“10 soldiers came into my home who had previously burned down my grandparents’ house while they were inside with my 3-year-old sister. They ordered that I go with them, and they took me to my high school. I wasn’t even 18 years old, and I had never been intimate with a man until that time. That night, they took me into the basement of the school and threw me to the floor. I couldn’t see their faces. I prayed and begged for them to stop, but nothing helped. I lost consciousness. I woke up in a classroom and felt nothing but emptiness inside. I was held in that school for a month and a half. I thought I would never be free again. They continued to come and take advantage of me during the night. When I was released and reunited with my family, I was told that they had also killed my father and brother.”
“They say that the life of every person is unique and precious. They hurt me and today I don’t see my life as valuable anymore. The horrific past of my youth is my only reality. It is a fight to keep going each day. The fight for existence becomes even harder under the veil of the scars that will not heal. 20 years ago I dreamed of a happy life. Today I have nightmares, covered in the blood of my loved ones. My light at the end of the tunnel is shut down by tears, and my voice of hope is muted by the gunshots I hear with every beat of my tired heart.”
This exhibition tells the story of a broken youthful dream, a lost look through empty eyes, and a woman recovering from the wounds of the past while dealing with the reality of the present. 40-year-old Hasija serves as the inspiration. At the age of eighteen during the Bosnian war, she was forced to endure the horrors of rape and sexual violence while being detained in what was once her high school. Each image, captured by photographer Velija Hasanbegović, documents Hasija’s journey back to the place that changed her life forever and the life that is now her reality. They depict the ongoing struggles that she must face as a result of her experiences.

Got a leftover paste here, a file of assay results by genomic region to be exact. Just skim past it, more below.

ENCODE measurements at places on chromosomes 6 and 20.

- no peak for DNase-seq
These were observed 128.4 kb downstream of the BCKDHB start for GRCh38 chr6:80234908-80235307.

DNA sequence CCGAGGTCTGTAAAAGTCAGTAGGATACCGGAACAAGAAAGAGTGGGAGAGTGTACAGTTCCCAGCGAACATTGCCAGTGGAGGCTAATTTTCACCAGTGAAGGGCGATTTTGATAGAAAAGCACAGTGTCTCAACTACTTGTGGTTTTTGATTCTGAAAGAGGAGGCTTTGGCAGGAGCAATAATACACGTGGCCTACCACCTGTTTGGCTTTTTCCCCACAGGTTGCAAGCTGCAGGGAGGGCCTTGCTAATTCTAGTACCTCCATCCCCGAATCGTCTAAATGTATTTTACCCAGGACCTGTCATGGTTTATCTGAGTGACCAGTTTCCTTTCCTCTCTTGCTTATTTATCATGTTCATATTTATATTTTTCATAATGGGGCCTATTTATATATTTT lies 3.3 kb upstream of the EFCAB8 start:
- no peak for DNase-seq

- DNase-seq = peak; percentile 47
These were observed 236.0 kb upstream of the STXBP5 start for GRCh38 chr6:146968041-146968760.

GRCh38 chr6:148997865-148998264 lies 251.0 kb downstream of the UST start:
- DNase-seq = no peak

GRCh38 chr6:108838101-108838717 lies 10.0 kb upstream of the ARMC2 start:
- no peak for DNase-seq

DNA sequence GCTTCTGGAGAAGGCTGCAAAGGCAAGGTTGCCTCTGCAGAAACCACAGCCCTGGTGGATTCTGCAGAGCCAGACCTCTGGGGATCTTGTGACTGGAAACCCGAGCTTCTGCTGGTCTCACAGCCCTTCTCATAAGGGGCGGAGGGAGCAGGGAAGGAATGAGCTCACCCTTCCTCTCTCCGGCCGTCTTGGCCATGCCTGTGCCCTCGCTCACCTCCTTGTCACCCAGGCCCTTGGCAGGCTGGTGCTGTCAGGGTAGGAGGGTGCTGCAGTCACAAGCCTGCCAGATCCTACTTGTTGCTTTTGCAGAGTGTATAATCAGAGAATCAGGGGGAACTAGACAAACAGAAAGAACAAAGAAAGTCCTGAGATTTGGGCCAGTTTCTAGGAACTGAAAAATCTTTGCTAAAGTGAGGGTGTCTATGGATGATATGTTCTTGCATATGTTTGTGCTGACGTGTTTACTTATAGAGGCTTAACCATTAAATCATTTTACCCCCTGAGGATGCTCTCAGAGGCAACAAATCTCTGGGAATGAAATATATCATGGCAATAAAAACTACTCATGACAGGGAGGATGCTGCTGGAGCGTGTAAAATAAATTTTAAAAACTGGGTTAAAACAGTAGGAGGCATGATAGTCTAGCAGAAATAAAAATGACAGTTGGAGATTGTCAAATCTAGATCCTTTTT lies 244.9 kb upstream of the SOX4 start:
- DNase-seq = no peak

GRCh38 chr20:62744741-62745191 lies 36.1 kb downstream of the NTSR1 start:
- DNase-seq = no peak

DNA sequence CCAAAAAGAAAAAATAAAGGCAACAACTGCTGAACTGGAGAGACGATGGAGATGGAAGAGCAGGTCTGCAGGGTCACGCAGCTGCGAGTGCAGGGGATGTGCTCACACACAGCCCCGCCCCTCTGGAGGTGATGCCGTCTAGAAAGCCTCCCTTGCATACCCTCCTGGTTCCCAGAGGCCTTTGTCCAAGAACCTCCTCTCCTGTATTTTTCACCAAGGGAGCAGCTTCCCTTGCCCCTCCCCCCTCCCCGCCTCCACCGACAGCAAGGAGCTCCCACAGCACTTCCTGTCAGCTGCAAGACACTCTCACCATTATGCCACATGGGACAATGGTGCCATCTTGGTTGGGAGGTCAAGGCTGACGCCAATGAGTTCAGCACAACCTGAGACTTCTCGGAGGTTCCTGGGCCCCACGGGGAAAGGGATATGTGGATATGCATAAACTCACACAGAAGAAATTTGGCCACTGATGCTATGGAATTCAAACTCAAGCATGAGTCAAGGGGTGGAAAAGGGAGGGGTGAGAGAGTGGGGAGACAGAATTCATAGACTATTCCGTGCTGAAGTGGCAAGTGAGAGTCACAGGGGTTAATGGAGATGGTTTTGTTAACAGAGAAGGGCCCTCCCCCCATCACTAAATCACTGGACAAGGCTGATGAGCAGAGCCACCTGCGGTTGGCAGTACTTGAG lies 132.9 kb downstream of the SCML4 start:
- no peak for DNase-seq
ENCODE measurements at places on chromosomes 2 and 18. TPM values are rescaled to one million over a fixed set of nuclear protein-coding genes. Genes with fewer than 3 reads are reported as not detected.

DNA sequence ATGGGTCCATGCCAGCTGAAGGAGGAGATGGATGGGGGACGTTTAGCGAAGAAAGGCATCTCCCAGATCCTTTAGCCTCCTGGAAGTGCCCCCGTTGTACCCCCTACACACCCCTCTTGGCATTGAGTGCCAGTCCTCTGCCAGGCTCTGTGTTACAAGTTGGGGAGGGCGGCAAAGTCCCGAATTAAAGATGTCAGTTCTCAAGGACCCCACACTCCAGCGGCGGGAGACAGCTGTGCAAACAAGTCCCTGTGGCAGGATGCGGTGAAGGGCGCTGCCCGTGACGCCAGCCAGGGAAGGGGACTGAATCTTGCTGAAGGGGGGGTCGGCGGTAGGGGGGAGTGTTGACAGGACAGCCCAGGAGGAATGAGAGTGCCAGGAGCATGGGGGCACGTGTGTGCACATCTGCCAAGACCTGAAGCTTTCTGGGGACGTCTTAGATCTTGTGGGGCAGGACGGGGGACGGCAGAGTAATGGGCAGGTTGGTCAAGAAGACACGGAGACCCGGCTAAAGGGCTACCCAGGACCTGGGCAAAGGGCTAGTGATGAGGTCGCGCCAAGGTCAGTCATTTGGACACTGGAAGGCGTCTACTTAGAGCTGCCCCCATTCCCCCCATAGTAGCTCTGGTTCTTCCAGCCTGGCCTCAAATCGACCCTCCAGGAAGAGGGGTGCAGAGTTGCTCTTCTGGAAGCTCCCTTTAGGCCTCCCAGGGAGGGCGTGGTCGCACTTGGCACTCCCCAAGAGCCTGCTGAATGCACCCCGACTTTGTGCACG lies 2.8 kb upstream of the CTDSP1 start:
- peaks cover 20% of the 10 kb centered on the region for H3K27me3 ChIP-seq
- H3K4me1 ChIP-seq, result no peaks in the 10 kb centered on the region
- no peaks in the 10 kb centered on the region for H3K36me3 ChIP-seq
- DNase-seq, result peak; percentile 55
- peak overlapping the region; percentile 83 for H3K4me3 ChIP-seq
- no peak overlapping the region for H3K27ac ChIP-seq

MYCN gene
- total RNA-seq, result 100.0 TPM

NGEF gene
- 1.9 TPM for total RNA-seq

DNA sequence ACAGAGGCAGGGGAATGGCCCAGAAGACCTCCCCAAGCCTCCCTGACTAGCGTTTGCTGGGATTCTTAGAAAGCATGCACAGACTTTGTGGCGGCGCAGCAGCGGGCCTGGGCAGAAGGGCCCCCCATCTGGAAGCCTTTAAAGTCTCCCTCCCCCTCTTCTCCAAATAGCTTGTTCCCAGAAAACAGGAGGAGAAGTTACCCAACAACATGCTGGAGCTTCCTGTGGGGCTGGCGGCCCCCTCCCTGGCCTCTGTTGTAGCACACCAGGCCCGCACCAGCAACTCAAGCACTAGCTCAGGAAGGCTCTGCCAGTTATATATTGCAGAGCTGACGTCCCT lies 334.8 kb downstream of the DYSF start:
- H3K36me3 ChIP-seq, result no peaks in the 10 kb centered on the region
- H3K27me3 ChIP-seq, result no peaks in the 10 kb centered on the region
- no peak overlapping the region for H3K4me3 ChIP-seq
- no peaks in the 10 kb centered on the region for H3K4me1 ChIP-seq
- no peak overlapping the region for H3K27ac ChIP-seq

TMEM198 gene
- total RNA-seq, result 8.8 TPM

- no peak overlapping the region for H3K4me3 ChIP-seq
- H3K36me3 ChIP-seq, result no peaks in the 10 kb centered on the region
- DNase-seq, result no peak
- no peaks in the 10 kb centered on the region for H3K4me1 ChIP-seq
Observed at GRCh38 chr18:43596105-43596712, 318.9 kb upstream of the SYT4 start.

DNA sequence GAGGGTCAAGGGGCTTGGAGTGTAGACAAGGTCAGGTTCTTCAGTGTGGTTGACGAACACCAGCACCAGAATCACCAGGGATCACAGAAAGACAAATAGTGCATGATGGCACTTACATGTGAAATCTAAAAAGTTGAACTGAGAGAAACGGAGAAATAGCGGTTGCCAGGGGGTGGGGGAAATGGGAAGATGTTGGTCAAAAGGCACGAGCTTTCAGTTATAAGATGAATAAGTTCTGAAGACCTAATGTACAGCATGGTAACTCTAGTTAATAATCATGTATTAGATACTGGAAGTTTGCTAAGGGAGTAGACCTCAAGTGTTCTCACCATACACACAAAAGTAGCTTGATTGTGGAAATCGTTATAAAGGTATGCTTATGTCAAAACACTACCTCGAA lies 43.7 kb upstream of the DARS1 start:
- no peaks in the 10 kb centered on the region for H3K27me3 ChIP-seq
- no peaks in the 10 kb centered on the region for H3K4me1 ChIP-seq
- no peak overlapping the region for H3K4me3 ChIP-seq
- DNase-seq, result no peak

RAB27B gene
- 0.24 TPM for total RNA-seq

Returning to 1992 and the scene of a horrific crime was a big deal for them both, but the need to document and to tell the truth was important. Hasija once again summoned the courage to share her memories. For Velija, translating Hasija’s memories of these horrible crimes into photographs was an emotional and difficult task. He too carries vivid memories of the war that took place in the 1990s, but found inspiration in Hasija’s difficult life story.
The Post-Conflict Research Center (PCRC) is proud to have made this successful cooperation possible. Velma Saric, Founder and Executive Director, met Velija in the summer of 2010 whilst documenting the search of survivors for their dead relatives, brothers and fathers near Višegrad at the bottom of the drained Lake Peručac. He now serves on PCRC’s local advisory board and acts as the organization’s main local photographer. Hasija has been closely involved with PCRC’s work since 2012, and was central to the British Embassy in Sarajevo and PCRC’s launch of the International Protocol on the Documentation and Investigation of Sexual Violence in Conflict across Bosnia-Herzegovina in November 2014.
This article was originally published on Balkan Diskurs. A non-profit, multimedia platform dedicated to to challenging stereotypes and providing viewpoints on society, culture, and politics in the Western Balkans.
Velija Hasanbegović, a survivor of the Višegrad genocide, was 16 years old when he escaped execution at the Višegrad Bridge in 1992. In April 2012, he was named ‘Photographer of the Year’ by the City of Sarajevo after receiving the cover of the London Financial Times Magazine for his photography contribution to Alec Russell’s article Unforgiven, unforgotten, unresolved: Bosnia 20 years on.
Velma Šarić is the Founder and Executive Director of the Post-Conflict Research Center. She has over 12 years of journalistic experience working for the Institute for War and Peace Reporting and the Balkan Investigative Reporting Network. In addition, she has worked as a producer and consultant on a number of films, including “I Came to Testify” and “War Redefined” from PBS’ Women, War, and Peace TV series.